Cooking on the cheap shouldn't mean minute rice and buttered pasta every night. With a little creativity and a little planning, you can make the most of a tight budget -- without sacrificing flavor or variety.
Today: Gabriella gives you a mantra to repeat when dinner feels too difficult.
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There are some days when it feels like Murphy's Law is in full effect.
You roll out of bed, get on a hellishly crowded and delayed train, spill coffee on yourself, sit through back-to-back meetings, get to your desk and start your actual work around 4 PM, learn that Bradley Cooper has a new girlfriend, leave work late, then begrudgingly agree to go to happy hour. By the time you make it home, you're pretty tipsy after two beers because you skipped lunch, and all you want is a giant bowl of food. Oh, and did I mention that you over-drafted your bank account, so delivery's out of the question?
This is when you fall back on my favorite dinnertime formula: a grain + a green + a bean. First popularized by the No Meat Athlete, it's the perfect way to get a quick, comforting, and complete meal from the cheap staples you already have in your pantry.
Grains It's always a good idea to keep some sort of grain pre-cooked in the fridge at all times. I usually make a pot of quinoa and brown rice on Sunday nights and use them in dishes throughout the week. Bulgur, millet, and farro are other great options: learn how to cook them here. If you're ravenous and didn't plan ahead, go ahead and boil some whole-wheat pasta -- you'd have to wait longer than 10 minutes for delivery, anyways.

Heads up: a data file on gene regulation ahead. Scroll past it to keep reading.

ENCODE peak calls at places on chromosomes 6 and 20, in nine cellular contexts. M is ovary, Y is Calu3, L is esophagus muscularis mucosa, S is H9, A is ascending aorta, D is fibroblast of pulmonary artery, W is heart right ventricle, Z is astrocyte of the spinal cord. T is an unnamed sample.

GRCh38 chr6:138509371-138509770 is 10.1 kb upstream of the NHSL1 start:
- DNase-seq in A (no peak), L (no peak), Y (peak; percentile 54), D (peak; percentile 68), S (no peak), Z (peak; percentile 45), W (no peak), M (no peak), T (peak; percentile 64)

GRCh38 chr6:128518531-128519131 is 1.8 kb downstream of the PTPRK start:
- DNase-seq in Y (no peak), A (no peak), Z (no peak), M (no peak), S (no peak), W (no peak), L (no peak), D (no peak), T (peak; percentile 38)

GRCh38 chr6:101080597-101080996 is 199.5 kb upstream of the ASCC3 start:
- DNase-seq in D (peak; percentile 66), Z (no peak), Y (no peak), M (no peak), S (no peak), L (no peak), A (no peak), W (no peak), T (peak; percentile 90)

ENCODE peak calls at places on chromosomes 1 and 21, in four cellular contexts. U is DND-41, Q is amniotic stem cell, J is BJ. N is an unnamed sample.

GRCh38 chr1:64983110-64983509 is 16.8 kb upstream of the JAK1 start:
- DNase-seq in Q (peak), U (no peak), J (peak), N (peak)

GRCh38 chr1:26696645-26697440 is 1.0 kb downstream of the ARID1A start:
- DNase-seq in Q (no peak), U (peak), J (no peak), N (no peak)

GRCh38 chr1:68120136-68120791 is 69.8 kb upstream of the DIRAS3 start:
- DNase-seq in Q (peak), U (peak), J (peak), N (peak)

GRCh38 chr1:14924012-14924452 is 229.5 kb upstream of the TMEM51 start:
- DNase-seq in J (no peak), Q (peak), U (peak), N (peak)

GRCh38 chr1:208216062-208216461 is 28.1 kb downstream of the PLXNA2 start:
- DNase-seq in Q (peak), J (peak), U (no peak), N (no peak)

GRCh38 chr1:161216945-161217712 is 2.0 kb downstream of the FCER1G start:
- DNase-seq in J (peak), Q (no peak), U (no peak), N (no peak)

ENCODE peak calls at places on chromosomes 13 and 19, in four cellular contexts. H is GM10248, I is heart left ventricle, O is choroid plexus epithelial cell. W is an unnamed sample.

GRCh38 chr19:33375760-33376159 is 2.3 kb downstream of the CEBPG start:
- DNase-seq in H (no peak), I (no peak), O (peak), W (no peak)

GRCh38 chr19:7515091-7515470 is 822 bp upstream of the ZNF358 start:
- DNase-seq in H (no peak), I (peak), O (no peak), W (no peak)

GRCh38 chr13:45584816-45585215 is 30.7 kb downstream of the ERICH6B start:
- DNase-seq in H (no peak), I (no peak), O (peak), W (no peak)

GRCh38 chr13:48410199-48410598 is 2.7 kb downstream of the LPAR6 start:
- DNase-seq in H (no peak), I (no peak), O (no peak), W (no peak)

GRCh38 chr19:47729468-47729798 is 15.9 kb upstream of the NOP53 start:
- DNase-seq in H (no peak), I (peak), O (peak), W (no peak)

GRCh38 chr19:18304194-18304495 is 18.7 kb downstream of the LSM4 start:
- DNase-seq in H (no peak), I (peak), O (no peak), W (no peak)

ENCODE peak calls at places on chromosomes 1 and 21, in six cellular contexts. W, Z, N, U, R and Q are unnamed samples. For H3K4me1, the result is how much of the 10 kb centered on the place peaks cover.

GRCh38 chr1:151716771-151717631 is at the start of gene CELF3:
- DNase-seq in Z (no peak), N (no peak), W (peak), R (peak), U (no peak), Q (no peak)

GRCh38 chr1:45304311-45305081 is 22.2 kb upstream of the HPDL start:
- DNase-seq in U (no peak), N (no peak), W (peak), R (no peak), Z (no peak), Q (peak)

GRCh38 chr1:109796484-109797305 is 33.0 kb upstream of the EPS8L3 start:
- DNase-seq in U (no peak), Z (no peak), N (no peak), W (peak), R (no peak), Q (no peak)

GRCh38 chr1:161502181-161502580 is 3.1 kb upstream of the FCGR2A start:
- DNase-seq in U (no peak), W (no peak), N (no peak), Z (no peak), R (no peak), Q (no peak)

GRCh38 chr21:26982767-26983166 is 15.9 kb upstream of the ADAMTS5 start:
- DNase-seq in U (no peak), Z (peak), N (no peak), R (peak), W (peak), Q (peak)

Your vegetable of choice doesn't need to be green -- though big, leafy things like kale and spinach thread through the grains nicely when they're cooked. Just dig through your crisper drawer and sauté what you find with onions, olive oil, spices, and salt. For desperate times (see above), backup frozen spinach or broccoli can be a godsend.
I'm forever an advocate for canned beans for this very reason: you can just pop open a can, rinse them, and they're ready to be added to your dish at the last minute -- all for under a dollar.
Think broadly about what you're working with. Going with rice and black beans? Generously season your meal with cumin and add a squeeze of lime. Pasta and cannelini beans just need a quick toss in olive oil and balsamic vinegar. And I like my Sriracha with a side of quinoa.
This is what I inhale straight from the container while standing in front of the fridge. My mom, who's an amazing cook in her own right and constantly putting together elaborate spreads, made this effortless dish by chance years ago. Of course, it was the one that instantly became a favorite of mine and my sister's. It never fails.
Tell us: What are your favorite grain, green, and bean combinations?
A New Way to Dinner, co-authored by Food52's founders Amanda Hesser and Merrill Stubbs, is an indispensable playbook for stress-free meal-planning (hint: cook foundational dishes on the weekend and mix and match ‘em through the week).